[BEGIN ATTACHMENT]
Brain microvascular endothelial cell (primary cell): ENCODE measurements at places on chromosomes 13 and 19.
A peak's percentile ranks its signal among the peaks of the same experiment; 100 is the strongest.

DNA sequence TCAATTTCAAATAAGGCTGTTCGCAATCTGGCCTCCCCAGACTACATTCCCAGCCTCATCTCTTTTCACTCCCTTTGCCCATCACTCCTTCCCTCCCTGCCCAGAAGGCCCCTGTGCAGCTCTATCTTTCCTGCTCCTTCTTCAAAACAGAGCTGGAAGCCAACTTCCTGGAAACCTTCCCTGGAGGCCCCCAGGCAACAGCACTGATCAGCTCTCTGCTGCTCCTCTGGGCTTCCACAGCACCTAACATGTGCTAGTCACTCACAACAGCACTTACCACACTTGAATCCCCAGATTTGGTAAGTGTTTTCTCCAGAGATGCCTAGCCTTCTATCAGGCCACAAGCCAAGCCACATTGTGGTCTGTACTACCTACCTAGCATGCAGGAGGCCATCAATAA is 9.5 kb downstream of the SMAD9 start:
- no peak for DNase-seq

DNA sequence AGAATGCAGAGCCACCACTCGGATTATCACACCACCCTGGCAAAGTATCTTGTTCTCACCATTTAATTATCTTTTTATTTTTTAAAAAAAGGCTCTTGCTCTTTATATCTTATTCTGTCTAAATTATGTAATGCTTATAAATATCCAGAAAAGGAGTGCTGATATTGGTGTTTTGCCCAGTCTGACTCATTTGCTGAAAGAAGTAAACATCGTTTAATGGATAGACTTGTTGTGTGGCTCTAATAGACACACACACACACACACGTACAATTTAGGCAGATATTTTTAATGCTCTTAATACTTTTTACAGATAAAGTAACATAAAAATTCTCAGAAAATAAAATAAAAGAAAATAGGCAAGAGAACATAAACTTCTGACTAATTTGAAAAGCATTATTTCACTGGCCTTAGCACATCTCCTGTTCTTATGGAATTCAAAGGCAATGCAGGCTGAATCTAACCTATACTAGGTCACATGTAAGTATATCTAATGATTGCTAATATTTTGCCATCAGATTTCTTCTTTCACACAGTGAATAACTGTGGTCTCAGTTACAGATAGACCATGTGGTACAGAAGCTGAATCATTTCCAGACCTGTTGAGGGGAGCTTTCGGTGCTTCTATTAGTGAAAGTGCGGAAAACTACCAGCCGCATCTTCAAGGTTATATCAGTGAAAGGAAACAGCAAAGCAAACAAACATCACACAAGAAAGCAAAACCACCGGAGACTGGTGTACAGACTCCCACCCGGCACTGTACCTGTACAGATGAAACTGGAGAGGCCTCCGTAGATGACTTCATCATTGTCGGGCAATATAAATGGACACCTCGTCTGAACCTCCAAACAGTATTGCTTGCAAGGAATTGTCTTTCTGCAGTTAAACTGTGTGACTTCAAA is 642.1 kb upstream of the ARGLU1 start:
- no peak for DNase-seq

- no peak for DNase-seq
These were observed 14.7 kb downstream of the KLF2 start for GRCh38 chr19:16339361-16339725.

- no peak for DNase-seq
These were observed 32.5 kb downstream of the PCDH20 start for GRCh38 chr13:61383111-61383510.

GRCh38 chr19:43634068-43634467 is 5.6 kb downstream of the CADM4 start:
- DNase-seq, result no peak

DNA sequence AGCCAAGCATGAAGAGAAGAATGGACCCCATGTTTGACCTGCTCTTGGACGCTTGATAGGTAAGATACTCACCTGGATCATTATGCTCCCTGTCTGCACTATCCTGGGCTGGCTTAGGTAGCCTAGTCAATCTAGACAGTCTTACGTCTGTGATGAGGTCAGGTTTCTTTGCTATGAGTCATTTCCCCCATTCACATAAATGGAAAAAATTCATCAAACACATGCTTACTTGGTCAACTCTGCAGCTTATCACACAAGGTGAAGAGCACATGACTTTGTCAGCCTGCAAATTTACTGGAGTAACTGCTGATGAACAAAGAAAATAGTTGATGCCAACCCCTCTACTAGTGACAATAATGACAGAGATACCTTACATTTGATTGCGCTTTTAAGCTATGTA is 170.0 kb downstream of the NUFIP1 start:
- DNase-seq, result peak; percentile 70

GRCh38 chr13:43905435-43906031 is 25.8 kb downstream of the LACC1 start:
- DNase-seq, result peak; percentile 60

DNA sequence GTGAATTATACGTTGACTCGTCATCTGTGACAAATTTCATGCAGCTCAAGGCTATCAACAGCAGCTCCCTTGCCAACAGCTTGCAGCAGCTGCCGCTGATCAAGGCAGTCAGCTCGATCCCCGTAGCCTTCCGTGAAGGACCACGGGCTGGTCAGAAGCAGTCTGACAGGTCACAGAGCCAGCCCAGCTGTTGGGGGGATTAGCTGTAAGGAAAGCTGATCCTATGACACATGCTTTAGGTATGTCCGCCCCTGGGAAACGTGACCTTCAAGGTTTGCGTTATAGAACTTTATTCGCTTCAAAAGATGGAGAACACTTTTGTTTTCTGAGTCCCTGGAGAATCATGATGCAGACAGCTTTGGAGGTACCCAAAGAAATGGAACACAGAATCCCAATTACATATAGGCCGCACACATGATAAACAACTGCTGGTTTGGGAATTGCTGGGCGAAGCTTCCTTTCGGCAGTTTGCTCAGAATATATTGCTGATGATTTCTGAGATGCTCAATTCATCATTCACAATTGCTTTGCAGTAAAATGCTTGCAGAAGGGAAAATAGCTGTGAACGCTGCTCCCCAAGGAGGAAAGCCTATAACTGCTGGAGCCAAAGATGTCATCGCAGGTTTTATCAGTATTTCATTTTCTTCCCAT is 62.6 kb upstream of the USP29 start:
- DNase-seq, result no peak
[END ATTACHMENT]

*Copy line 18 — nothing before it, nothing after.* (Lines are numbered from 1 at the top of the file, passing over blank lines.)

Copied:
- DNase-seq, result no peak